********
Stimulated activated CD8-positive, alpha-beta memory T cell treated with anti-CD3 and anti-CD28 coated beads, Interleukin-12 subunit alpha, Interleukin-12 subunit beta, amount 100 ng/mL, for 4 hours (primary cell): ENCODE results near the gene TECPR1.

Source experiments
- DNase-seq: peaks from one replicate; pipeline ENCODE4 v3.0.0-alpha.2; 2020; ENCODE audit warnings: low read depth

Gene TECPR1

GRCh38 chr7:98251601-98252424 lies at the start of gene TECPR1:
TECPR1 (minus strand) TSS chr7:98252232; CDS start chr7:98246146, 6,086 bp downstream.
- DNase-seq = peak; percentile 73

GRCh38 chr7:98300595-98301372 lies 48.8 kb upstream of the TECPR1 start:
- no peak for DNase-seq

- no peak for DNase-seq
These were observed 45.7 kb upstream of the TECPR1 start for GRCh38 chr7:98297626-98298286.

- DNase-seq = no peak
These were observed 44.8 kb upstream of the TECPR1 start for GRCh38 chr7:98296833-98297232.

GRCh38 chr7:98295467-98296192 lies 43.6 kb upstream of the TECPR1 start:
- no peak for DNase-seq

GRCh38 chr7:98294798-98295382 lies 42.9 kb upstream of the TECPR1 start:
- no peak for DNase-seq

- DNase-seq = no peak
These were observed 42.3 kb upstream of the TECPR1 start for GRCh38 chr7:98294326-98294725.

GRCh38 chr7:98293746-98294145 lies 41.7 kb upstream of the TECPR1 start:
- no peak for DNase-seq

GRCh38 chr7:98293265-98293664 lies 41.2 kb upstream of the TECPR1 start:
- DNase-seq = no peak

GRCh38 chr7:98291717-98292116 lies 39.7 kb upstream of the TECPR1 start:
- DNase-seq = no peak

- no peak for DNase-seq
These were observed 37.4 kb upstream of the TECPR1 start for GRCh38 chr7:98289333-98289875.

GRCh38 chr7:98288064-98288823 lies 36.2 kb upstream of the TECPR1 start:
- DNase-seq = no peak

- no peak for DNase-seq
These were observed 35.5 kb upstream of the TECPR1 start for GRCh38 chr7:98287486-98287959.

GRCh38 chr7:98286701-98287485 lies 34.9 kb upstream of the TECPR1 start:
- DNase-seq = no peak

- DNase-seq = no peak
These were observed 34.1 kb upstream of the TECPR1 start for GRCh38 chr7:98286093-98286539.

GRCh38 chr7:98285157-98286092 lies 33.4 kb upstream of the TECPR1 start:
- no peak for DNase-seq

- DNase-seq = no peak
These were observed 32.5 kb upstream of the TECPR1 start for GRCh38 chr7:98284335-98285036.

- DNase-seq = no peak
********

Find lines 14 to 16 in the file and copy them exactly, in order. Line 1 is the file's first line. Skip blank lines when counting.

GRCh38 chr7:98295467-98296192 lies 43.6 kb upstream of the TECPR1 start:
- no peak for DNase-seq

GRCh38 chr7:98294798-98295382 lies 42.9 kb upstream of the TECPR1 start: